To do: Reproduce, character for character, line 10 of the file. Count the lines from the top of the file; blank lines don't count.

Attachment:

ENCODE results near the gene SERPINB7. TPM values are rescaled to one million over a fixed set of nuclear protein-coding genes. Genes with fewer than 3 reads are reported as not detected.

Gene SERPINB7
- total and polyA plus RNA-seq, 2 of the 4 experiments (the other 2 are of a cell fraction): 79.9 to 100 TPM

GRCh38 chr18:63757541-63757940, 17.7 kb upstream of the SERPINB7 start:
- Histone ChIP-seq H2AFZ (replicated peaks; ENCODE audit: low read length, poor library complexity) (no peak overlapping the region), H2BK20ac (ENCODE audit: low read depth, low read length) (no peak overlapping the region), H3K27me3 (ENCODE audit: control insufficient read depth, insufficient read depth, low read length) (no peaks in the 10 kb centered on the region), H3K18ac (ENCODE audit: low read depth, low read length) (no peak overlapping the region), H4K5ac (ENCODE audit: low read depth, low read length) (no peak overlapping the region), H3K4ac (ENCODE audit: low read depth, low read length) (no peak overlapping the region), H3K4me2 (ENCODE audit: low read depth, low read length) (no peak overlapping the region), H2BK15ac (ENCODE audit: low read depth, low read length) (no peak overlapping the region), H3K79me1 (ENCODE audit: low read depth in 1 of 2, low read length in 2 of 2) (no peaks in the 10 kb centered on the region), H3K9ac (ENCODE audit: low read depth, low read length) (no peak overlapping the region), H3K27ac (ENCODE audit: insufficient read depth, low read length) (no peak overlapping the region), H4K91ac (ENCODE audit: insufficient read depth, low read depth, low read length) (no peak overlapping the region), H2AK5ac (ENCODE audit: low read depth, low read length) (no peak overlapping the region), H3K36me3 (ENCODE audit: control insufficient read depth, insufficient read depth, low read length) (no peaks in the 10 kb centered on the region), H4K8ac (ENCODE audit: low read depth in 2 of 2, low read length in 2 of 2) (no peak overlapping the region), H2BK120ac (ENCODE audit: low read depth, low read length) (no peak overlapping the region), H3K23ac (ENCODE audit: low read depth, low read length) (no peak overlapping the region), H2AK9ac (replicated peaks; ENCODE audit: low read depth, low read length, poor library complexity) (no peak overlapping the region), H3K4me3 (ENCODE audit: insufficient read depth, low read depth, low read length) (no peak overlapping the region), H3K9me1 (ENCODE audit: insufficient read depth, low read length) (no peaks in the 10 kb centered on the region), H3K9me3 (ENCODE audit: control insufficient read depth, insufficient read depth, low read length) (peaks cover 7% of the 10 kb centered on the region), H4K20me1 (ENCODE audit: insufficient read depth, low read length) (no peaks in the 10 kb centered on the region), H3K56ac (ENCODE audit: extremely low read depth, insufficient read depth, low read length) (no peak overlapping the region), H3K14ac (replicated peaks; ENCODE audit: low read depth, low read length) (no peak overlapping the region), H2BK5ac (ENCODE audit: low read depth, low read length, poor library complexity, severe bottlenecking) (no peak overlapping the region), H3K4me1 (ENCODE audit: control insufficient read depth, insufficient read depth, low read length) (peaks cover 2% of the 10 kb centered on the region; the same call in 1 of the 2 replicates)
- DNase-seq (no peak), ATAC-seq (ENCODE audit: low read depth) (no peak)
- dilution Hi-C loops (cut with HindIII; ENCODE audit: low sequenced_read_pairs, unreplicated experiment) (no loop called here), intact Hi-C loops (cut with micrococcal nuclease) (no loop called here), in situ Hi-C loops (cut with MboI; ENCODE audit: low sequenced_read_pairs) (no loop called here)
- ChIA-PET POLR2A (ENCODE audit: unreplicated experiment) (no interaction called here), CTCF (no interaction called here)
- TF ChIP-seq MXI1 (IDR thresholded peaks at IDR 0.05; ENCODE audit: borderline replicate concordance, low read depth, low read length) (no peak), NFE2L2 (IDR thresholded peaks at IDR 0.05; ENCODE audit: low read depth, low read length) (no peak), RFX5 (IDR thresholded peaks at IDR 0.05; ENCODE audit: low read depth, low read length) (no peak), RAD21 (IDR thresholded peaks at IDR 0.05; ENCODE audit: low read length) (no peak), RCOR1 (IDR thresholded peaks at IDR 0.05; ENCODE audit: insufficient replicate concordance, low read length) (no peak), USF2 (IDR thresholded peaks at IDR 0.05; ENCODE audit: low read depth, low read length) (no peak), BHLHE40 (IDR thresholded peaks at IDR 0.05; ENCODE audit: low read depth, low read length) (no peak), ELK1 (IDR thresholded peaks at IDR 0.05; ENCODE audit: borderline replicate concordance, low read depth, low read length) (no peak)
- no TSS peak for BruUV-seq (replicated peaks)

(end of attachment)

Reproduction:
- no TSS peak for BruUV-seq (replicated peaks)